Take care when choosing a tax practitioner

Laura du Preez | 02 August 2022

Laura du Preez has been writing about personal finance topics for more than 20 years, including eight years as personal finance editor for two leading media houses. 

Covid has accelerated the trend to tax practitioner’s offering tax return filing services online.

The benefit is the convenience of sorting out your tax return without physically going to see a practitioner and the service may be cheaper.

It does also mean you need to be more cautious about ensuring your tax practitioner is legitimate.

Working with a practitioner via email, phone or even a virtual consultation makes you more vulnerable to fraud, unless you know what to look for and your practitioner has the right systems in place.

Don’t use an unregistered practitioner

Tax practitioners are obliged to be registered as practitioners in terms of the Tax Administration Act.

A number of organisations representing accountants, auditors, tax practitioners and other professionals have been appointed as controlling bodies to ensure that practitioners meet certain criteria before registering them as practitioners.  Read more: Who can help me with tax advice?

Siphithi Sibeko, head of communications and media at the South African Revenue Service (SARS), says a person can only be registered as a tax practitioner if he or she meets the minimum qualification requirements. In addition, a tax practitioner must:

  • Have a certain amount of work experience in the tax industry;
  • Be tax compliant;
  • Be free of any involvement in a serious tax offence, and conviction of theft, fraud, forgery, or uttering a forged document, perjury or any offence involving dishonesty.

Each controlling body has a code of conduct that registered tax practitioners must abide by, and the organisation must ensure registered practitioners keep abreast of changes of tax legislations, the SARS systems and processes, Sibeko says.

Once a practitioner is registered with a controlling body, the body must submit the information to SARS and the practitioner must be issued with a tax practitioner number.

Stiaan Klue, the executive dean at The Tax Faculty, says you can verify that the tax practitioner is registered by querying their practitioner number on the SARS website: https://secure.sarsefiling.co.za/TaxPractitionerQuery.aspx

In addition, consumers are advised to get references or recommendations from other taxpayers, he says.

No support for unregistered help

If you use someone who is not registered as a tax practitioner to complete your return, they may not have the required technical and moral competency and will not be bound by any code of conduct, Sibeko says.

You are fully accountable for your tax matters and you cannot complain if you receive incorrect advice from an unregistered person, he says.

Klue says an unregistered person is not allowed to represent you to SARS if things go wrong.

Family members who you trust and who have knowledge of tax can help you, but they are not allowed to charge a fee for the tax service, and they cannot be held accountable for any errors of negligence, he says.

Beware of fraud

Marius Higgs, CEO and founder of TaxAssist, says SARS’s efforts to ensure tax practitioners are registered before they can submit a return has eliminated a lot of bad practices.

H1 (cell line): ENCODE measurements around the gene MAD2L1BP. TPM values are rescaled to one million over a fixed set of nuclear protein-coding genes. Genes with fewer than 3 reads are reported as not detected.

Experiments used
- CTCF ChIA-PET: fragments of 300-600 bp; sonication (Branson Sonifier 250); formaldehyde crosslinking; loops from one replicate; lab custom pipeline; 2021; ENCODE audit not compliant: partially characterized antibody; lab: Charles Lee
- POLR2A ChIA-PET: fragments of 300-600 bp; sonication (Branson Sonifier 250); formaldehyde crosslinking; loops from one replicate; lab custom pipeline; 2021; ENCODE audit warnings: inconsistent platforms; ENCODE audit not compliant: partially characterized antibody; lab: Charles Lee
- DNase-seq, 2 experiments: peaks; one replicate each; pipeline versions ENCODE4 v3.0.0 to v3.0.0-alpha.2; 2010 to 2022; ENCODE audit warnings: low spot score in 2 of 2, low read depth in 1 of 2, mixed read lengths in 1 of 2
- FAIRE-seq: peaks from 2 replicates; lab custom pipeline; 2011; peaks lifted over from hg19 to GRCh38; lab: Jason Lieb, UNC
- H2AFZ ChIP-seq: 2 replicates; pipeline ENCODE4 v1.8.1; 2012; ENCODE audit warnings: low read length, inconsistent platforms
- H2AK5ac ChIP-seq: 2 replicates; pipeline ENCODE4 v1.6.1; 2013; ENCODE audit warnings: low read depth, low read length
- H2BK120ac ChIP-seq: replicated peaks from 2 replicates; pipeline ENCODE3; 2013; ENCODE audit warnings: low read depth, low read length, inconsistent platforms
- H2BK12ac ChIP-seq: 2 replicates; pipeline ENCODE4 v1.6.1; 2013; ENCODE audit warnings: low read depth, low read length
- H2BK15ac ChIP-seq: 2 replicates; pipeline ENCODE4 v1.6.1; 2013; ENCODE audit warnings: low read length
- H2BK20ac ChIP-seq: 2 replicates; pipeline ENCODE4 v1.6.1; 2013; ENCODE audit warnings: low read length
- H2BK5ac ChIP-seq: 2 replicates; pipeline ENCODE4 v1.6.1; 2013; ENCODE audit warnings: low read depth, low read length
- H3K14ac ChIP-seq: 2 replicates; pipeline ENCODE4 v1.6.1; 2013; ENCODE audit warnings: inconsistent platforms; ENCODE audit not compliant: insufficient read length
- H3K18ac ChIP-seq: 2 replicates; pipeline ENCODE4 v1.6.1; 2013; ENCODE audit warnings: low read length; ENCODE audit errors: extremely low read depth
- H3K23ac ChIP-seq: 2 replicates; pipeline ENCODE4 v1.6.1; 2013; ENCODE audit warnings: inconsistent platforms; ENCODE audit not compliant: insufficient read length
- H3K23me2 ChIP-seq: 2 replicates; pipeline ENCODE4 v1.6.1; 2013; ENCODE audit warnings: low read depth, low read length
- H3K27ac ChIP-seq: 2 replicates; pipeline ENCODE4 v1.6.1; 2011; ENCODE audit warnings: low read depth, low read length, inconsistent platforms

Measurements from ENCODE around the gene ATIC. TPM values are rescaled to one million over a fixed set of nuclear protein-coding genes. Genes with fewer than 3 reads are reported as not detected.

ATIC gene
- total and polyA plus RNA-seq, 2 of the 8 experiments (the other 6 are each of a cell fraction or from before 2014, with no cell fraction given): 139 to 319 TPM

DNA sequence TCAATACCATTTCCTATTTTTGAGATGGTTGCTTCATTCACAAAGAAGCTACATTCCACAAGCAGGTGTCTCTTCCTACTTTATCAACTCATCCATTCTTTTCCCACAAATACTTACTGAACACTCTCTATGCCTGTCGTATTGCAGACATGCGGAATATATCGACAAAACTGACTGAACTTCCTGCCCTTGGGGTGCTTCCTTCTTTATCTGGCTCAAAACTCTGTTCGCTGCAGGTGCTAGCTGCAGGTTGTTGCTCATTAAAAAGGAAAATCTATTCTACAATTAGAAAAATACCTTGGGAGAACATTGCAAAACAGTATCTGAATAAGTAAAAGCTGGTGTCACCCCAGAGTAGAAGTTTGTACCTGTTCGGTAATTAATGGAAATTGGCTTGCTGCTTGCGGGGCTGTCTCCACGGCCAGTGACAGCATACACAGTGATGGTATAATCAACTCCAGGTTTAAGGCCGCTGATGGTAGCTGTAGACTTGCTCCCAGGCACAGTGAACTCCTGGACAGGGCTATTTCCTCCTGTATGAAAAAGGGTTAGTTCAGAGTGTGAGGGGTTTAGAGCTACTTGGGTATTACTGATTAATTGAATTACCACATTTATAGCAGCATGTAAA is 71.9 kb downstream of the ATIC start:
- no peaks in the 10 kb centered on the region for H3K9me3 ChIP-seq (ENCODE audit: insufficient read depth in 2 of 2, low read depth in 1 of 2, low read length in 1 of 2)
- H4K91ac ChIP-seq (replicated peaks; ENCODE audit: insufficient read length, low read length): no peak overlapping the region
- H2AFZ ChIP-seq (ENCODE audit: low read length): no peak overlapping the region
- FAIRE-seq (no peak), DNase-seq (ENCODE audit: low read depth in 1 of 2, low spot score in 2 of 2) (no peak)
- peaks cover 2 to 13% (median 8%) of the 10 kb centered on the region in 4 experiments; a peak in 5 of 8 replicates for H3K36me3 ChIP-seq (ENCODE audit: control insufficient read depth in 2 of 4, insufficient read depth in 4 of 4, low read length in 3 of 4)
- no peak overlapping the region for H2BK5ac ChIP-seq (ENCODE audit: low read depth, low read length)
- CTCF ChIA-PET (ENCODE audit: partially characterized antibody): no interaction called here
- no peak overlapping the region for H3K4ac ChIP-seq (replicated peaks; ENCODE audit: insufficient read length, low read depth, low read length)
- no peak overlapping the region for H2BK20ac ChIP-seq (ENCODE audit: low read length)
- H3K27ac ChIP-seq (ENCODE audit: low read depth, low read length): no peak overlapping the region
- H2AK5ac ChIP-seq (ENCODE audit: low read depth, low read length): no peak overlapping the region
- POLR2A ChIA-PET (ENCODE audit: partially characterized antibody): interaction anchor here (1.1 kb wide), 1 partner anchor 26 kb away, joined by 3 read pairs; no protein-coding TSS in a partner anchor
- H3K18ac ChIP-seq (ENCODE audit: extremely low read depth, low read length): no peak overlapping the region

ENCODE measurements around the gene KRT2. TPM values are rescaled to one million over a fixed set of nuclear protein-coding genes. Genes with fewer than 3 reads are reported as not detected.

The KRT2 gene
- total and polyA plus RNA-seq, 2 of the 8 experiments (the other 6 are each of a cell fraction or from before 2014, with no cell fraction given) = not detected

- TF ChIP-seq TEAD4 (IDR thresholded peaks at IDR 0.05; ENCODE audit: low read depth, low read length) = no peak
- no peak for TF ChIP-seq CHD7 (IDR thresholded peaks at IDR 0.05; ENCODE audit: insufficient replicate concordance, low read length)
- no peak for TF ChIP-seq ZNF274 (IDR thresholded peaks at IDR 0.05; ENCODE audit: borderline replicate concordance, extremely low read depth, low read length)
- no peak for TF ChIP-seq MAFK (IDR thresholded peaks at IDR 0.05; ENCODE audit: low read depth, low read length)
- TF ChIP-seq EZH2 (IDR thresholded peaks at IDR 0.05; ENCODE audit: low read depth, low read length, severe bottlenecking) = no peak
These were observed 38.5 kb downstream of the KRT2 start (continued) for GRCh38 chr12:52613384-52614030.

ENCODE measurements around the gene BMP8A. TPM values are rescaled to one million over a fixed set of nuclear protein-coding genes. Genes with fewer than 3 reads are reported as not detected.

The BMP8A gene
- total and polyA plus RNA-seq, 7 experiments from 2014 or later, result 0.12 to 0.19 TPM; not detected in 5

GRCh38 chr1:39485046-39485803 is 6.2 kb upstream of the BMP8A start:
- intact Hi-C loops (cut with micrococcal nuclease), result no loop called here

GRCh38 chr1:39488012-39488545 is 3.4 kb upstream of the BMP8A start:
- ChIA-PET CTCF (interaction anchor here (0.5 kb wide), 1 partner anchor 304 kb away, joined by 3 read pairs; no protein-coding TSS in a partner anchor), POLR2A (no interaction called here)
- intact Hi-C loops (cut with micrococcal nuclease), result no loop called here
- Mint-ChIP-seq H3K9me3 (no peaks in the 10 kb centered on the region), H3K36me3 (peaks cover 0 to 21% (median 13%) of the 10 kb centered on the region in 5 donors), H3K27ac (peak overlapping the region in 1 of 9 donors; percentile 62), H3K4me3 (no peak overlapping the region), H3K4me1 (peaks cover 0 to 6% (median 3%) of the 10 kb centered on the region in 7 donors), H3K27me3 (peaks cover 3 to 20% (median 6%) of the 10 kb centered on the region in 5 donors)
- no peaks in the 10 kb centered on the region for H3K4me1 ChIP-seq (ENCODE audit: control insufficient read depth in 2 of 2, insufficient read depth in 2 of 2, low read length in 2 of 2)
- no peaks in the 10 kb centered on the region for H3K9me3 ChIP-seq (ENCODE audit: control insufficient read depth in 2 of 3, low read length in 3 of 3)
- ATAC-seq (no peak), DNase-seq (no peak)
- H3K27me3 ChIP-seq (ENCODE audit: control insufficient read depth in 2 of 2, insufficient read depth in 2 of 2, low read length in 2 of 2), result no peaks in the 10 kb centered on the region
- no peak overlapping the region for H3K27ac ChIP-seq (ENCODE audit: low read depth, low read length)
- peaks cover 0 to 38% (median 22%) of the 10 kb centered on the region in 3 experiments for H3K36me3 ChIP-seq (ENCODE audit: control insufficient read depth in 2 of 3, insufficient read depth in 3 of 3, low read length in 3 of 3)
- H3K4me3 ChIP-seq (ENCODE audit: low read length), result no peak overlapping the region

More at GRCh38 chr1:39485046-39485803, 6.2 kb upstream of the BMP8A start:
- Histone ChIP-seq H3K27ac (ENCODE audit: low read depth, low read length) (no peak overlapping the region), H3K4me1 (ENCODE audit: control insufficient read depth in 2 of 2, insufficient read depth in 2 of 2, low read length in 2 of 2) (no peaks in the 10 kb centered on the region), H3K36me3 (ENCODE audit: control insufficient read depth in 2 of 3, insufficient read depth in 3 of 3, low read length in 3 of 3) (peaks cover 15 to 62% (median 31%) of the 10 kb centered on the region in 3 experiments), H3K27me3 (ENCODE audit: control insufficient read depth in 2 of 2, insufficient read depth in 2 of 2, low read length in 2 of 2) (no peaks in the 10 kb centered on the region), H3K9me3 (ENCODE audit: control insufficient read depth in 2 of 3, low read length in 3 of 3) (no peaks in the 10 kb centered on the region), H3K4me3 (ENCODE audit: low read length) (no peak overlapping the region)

Fraud can still happen, however, if you give an unregistered person your eFiling login details in order to complete your return, he says. Although SARS has made changing banking details more difficult, you could even be defrauded of a refund this way, Higgs says.

A registered practitioner should not use your eFiling log in details – they must load you on their profile and you must use a one-time pin to transfer your profile to them.

You should then have a shared profile so that you can still log on and see that the practitioner has filed your return for you, Higgs says.

Practitioners who offer an online service should offer you a secure portal onto which you can upload documents, such as your IRP5 and your tax certificates, he says.

New requirements

SARS recently amended the minimum criteria for persons to register as tax practitioners.

In addition to minimum academic and experience requirements, tax compliance, and clean criminal record, SARS also now requires that registered tax practitioners undertake the SARS Readiness Programme.

This programme provides vital information on the obligations and responsibilities of tax practitioners, and the SARS processes that tax practitioners need to follow to provide high-quality, professional, and ethical services to you.

The changes introduced by SARS demonstrate that SARS is committed to ensuring all tax practitioners are accountable for dealing with taxpayers' returns to ensure correctness, fairness, and responsibility, Klue says.

Doing it yourself

If your tax affairs are simple, you can also file your own return. SARS has increased its self-help services enormously over the past few years.

If you get stuck while doing your own tax return, you can make use of the online Help-you-efile service. A consultant will call you back and share your screen while you are logged on to eFiling, in order to help you complete the return. The consultant is unable to see certain information such as your password and banking details.

Use this service early, before the last-minute rush to file close to the deadline for eFiling returns on Monday October 24. Provisional taxpayers have a later deadline of Monday January 23 next year.